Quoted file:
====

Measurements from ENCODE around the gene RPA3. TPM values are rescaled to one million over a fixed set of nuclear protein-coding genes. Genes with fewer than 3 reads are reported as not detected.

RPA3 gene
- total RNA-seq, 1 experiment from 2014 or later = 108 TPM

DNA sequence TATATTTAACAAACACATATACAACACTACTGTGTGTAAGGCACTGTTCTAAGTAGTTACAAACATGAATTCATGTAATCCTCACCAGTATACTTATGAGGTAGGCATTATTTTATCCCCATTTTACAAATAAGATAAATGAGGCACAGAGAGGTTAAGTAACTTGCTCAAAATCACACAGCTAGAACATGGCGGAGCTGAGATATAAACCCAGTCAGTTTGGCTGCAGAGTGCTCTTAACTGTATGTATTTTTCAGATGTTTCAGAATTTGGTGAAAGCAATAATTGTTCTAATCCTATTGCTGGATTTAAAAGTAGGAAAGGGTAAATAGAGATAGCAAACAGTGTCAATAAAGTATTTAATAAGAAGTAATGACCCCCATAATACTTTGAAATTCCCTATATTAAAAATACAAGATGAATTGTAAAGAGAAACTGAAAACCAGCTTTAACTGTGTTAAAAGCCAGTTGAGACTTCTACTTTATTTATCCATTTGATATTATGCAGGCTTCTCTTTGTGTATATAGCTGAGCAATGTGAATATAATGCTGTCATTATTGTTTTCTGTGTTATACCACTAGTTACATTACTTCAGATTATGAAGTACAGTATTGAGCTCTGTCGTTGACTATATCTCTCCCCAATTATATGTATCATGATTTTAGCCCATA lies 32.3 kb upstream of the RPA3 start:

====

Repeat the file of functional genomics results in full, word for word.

Measurements from ENCODE around the gene RPA3. TPM values are rescaled to one million over a fixed set of nuclear protein-coding genes. Genes with fewer than 3 reads are reported as not detected.

RPA3 gene
- total RNA-seq, 1 experiment from 2014 or later = 108 TPM

DNA sequence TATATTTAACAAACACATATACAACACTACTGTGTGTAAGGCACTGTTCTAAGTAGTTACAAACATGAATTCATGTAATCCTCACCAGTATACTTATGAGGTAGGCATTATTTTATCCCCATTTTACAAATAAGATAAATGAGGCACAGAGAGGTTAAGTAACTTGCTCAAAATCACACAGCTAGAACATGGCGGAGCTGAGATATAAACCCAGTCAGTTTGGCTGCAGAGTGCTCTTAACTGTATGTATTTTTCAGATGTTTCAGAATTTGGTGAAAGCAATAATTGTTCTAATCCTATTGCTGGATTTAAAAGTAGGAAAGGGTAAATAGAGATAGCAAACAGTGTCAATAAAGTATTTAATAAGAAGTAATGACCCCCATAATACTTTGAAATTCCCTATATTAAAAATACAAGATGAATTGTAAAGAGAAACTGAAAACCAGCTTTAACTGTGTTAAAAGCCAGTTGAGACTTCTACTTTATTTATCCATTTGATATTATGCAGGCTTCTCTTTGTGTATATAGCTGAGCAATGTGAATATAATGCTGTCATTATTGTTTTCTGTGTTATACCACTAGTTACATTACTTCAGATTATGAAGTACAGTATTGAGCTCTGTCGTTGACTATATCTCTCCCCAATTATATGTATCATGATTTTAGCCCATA lies 32.3 kb upstream of the RPA3 start: